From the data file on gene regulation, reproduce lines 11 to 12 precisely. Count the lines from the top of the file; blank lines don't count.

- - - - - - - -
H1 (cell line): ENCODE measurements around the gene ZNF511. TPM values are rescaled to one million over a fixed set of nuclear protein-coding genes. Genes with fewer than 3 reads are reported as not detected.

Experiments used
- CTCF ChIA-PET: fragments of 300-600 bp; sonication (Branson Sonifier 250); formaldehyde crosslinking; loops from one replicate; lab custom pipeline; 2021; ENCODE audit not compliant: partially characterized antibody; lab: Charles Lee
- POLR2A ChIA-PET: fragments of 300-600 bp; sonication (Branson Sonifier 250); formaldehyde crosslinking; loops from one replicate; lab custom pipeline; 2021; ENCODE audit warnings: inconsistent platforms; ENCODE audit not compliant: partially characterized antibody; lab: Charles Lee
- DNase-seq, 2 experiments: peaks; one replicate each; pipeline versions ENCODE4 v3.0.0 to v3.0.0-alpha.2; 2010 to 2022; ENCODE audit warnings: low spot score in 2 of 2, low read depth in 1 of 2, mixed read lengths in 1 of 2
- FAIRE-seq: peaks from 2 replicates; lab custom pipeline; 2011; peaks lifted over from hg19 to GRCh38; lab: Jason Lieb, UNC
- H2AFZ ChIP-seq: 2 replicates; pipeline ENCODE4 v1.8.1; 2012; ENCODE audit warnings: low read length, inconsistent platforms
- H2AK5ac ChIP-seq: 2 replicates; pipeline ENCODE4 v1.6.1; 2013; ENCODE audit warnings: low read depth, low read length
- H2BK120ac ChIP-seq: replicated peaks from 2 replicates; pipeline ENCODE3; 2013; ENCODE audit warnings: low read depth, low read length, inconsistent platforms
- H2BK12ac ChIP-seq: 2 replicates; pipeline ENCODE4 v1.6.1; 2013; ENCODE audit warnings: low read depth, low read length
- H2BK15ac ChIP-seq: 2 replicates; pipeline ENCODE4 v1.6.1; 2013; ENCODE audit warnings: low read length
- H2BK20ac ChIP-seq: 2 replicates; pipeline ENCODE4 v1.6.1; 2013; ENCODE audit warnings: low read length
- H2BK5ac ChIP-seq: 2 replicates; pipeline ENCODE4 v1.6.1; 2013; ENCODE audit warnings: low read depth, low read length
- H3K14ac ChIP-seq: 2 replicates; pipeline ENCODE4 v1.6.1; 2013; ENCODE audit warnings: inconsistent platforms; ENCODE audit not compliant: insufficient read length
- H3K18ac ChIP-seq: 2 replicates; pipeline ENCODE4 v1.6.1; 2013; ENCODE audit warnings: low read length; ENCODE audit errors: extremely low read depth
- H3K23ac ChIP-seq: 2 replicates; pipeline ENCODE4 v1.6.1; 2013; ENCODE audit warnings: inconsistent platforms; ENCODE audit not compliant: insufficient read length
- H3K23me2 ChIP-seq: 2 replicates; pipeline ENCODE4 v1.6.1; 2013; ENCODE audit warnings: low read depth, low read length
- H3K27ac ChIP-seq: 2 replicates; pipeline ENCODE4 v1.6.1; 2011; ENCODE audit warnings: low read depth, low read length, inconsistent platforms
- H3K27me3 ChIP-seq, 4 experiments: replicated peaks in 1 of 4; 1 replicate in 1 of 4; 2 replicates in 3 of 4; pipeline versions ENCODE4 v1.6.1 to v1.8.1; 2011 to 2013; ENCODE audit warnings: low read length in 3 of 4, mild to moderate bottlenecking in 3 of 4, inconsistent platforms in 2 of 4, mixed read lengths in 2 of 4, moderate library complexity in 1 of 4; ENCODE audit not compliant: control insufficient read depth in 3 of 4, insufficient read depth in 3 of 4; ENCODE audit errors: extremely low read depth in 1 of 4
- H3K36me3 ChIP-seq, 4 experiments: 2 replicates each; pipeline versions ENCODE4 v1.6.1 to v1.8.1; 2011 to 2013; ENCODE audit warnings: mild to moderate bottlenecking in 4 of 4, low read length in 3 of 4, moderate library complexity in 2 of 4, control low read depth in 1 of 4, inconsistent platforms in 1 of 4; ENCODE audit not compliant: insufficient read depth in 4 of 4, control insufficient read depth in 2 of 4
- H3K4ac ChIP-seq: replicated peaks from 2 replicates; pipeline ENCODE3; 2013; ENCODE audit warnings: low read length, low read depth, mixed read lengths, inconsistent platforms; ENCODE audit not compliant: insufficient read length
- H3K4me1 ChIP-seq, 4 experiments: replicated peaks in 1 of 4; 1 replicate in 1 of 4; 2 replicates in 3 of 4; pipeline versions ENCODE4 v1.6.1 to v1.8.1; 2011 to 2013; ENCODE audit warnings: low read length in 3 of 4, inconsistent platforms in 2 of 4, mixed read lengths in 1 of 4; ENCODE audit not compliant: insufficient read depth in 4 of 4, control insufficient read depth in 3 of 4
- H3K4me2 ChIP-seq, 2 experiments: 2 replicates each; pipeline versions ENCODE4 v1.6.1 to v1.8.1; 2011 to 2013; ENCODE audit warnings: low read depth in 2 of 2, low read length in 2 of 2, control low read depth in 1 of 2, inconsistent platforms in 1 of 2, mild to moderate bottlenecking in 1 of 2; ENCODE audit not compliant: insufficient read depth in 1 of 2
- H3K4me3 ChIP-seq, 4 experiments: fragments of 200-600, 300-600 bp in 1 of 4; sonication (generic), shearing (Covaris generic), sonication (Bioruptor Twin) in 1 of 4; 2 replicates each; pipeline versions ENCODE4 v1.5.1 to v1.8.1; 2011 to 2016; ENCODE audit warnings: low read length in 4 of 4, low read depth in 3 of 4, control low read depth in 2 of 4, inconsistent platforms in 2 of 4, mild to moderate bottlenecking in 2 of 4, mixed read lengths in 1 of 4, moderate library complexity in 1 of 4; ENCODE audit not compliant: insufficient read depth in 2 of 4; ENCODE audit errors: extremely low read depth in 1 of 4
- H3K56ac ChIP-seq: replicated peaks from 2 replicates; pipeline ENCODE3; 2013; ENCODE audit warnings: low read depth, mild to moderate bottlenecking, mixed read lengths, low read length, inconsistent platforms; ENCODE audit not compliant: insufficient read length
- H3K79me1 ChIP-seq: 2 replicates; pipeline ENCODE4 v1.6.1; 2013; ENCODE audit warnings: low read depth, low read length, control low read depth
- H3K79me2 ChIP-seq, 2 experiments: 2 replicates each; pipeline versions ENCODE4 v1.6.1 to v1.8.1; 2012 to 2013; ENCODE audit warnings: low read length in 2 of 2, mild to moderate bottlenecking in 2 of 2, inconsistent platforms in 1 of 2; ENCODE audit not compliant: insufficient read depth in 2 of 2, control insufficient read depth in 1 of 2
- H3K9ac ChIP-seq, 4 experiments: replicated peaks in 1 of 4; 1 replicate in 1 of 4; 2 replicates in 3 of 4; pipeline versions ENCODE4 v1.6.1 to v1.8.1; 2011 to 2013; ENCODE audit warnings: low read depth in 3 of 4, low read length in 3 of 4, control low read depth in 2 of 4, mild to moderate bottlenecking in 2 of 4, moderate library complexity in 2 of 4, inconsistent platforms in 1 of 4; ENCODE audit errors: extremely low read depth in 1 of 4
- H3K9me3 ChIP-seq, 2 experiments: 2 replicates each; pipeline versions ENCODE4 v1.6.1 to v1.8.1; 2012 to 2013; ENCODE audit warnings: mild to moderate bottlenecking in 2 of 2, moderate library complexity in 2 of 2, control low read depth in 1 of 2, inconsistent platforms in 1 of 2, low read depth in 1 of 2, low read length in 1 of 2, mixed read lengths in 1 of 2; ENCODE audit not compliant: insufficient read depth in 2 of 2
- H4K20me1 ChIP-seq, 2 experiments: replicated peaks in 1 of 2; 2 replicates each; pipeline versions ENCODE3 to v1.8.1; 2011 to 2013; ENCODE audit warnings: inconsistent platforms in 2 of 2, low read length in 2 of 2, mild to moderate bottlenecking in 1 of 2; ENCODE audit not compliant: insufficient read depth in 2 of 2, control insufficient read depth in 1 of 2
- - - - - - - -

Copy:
- H2BK15ac ChIP-seq: 2 replicates; pipeline ENCODE4 v1.6.1; 2013; ENCODE audit warnings: low read length
- H2BK20ac ChIP-seq: 2 replicates; pipeline ENCODE4 v1.6.1; 2013; ENCODE audit warnings: low read length